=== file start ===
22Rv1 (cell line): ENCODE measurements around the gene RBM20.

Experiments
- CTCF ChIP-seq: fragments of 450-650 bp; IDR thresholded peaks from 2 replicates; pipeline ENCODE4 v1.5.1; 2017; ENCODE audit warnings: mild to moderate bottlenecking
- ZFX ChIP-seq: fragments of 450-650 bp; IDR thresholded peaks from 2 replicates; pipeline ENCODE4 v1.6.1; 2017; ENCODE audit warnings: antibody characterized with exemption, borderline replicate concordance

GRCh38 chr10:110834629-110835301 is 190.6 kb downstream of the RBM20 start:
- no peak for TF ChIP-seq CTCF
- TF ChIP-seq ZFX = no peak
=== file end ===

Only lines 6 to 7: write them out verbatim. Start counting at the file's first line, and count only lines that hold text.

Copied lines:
- no peak for TF ChIP-seq CTCF
- TF ChIP-seq ZFX = no peak